Iron Chic - Not Like This (Cover Artwork)

Iron Chic

Iron Chic: Not Like This

Not Like This (2010)

Dead Broke / 86'd


4.5
I firmly believe that one day a book will be written about Latterman and the incredible number of (similarly incredible) bands that its members have gone on to form out of its ashes. This book will be essential to Punks of the Future (I'm calling that one as a potential future band name) to both kee...

I firmly believe that one day a book will be written about Latterman and the incredible number of (similarly incredible) bands that its members have gone on to form out of its ashes. This book will be essential to Punks of the Future (I'm calling that one as a potential future band name) to both keep track of who is in what band and the general timeline of the recorded output of said bands, and to also put into perspective the powerful effect of the songs of this select group of bands had on punks of all ages in the first decade of the 21st century.

As to what the debut full-length from one such post-Latterman band actually sounds like, Iron Chic's songs are each very anthemic with a lot of vocal harmonies backed by '90s emo guitars, along with those very distorted bass tones that always have a heavy presence in my favorite songs on the album; the drums range from keeping a solid mid-tempo presence to the full punk rock gallop in a few places. All of these elements are met with lyrics that demand to be sung along to.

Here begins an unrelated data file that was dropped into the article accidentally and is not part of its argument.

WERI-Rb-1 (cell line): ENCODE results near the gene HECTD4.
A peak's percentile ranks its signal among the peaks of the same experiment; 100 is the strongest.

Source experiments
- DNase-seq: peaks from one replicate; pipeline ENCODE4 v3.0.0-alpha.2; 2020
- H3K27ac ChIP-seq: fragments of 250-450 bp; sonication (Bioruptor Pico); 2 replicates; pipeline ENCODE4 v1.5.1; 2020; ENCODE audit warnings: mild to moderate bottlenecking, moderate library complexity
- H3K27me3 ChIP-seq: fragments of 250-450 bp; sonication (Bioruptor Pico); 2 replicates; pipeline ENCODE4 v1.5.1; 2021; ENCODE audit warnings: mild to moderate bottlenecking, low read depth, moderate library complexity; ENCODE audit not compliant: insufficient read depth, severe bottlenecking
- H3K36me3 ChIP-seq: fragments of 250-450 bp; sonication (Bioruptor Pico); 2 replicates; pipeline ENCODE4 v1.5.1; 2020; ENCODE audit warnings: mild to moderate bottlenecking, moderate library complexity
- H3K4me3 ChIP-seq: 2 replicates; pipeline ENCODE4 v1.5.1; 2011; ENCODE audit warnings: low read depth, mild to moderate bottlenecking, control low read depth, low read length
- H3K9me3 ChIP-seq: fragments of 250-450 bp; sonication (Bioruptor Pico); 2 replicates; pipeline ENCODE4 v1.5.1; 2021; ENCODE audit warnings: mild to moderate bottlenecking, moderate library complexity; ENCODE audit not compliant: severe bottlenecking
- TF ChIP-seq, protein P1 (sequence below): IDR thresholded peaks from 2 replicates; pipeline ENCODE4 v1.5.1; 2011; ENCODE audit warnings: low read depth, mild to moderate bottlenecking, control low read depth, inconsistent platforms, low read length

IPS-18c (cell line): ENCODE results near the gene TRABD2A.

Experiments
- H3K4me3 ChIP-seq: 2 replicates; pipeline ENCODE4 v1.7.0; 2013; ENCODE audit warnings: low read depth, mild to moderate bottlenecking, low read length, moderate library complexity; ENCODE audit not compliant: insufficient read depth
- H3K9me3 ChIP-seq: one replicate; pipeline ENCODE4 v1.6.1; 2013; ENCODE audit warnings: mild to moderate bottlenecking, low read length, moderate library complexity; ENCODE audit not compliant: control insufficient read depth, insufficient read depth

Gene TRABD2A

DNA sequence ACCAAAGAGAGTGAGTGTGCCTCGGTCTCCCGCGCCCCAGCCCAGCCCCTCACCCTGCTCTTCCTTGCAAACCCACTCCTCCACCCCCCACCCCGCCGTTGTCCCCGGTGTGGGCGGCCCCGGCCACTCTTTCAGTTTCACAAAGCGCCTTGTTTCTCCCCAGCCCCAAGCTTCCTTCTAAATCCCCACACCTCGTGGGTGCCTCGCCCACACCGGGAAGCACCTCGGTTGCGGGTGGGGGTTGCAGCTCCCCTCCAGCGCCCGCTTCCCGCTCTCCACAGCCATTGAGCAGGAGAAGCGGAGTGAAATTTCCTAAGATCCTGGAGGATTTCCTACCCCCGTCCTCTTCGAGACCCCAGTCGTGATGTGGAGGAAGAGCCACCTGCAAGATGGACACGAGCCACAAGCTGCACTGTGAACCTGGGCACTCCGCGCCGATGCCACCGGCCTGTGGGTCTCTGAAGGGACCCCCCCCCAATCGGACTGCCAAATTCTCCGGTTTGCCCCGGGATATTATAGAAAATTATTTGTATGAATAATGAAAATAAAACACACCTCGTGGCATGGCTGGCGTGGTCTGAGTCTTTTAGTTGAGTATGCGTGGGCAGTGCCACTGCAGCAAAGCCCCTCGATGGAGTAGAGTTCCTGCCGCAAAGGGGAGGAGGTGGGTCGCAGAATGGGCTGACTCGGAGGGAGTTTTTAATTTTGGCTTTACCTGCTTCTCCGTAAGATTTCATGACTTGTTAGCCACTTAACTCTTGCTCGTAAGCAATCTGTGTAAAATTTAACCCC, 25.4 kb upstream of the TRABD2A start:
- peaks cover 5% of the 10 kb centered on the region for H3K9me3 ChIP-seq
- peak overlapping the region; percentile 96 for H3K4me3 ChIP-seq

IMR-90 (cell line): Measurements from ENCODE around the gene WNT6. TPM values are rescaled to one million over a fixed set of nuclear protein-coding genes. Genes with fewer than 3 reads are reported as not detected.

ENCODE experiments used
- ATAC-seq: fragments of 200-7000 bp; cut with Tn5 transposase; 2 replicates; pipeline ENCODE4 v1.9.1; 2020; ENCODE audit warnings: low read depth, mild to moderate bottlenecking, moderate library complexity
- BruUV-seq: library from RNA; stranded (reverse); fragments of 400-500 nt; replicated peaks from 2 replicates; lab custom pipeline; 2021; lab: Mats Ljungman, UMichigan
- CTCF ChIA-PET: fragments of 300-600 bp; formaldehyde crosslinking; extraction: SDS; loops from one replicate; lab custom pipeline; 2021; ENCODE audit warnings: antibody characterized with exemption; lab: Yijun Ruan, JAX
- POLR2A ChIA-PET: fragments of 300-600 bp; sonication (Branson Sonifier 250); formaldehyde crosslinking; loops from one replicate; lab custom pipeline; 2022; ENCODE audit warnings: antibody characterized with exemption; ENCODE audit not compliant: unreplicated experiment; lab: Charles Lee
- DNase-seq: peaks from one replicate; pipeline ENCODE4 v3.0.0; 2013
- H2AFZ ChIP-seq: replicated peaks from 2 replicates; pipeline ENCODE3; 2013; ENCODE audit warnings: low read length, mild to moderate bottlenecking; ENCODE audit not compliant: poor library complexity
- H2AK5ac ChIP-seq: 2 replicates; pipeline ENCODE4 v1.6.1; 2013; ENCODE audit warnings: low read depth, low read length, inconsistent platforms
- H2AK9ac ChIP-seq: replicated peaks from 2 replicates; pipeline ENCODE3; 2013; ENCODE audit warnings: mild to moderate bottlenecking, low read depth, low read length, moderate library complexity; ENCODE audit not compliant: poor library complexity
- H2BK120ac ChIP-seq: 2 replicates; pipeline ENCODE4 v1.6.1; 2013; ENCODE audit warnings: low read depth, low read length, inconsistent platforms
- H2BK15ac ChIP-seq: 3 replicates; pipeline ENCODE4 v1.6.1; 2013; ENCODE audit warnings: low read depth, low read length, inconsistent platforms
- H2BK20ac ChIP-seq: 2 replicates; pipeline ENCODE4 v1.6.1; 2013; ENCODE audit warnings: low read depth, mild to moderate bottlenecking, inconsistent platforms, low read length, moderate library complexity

The second track, "Time Keeps on Slipping (Into the Cosmic Future)" starts fast and stays urgent even into the bass-and-vocals bridge that eventually crescendos back to the full band, urging the listener to sing along to the final vocal refrain. The moment is so perfect that you can see the inevitable stage dives and sweaty side hugs bound to occur during a live performance.

The next track, "Timecop" keeps the same tempo and urgent feel as the end of track 2 but ups the heartfelt sing-along quotient, telling the listener that "we can recalibrate," and between these two songs the experience of the whole album can be felt--heartfelt and true to make even the most cynical of punks raise up his/her glass and want to make their ideals a reality again and remind you, like in the final track, "Every Town Has an Elm Street," that "Home is where we are today."

If the aforementioned book is ever actually written, Iron Chic are due for an entire chapter on Not Like This for being a wholly unique record that encapsulates the aesthetic that, for lack of a better term, the Latterman-core bands represent that makes me a sucker for records like this.